In British Forests There Are Mysterious Trees Covered With Money.

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We've heard it all before: Money doesn't talk, make you happy, buy you love, or grow on trees.

Except, in this case, it does - or at least appears to. Read more below - and check out the insane pictures to prove it.


In fact, somewhere in Scotland, there is a tree with hundreds of double florins - incredibly old and rare British coins - pushed into it.

Historically, the act of pushing coins into trees dates all the way back to the 1700's.

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The coin-covered trees can be spotted all over the UK, ranging from the forests of the Peak District to the Scottish Highlands.

Shaun Whiteman

For years, the coins have been pushed into the trees by passersby, many of whom believe the legend that doing so will bring them good luck.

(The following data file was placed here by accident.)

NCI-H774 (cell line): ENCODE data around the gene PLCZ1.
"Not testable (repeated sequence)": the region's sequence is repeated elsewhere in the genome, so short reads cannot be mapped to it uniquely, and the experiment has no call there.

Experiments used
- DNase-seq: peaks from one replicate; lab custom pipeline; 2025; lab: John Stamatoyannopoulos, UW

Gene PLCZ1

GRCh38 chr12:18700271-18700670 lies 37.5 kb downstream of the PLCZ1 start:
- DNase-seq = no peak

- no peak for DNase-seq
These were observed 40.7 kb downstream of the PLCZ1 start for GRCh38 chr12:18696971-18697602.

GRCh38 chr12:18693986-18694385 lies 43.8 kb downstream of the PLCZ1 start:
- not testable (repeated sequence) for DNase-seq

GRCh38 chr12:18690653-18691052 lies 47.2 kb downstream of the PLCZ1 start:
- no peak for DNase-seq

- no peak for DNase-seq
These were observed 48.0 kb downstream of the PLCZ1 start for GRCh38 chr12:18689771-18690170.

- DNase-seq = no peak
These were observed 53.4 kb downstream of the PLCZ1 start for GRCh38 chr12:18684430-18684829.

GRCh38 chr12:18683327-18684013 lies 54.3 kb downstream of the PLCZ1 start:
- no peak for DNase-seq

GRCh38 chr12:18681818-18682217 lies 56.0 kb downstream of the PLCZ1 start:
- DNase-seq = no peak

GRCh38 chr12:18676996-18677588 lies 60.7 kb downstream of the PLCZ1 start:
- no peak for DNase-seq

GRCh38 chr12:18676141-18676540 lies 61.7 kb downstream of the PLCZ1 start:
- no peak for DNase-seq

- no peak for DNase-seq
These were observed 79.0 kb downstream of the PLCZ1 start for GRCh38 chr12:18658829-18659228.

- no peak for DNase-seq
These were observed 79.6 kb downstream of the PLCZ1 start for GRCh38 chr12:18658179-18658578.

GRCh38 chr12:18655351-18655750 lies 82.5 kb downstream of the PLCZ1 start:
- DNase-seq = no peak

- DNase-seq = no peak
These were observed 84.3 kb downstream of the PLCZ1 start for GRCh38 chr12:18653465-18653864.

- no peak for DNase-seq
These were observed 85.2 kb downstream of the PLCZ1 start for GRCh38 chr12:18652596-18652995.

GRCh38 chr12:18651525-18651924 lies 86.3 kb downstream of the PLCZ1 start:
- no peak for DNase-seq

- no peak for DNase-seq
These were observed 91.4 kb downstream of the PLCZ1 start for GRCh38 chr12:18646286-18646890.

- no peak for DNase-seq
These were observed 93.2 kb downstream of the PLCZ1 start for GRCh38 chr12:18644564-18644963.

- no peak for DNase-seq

Ministry

There are other legends surrounding the coins as well. For example, some believed that wizened tree stumps were homes for deities and supernatural creatures.

Drew

In fact, many people would bring coins and other gifts to the trees on Christmas or other special occasions, hoping to offer some goodwill to the divine entities that lived there.

Ken Wewerka

Additionally, many Scots and Brits in earlier centuries put the coins into trees in order to muster up some goodwill for themselves - it was believed that adding coins to a tree trunk could help your illness disappear.

Janet Ramsden

Today, the coins are an amazing sight to behold, and the different currencies, many of them from different centuries, serve as a fascinating window into the past.

Paul Morriss

For UK residents, the tradition is similar to the American practice of hooking padlocks to a fence for love - it makes people feel like they are putting something positive and long-lasting into the world.

Paul Britton

Looking at these beautiful images (and knowing the history behind them), it's hard to disagree.

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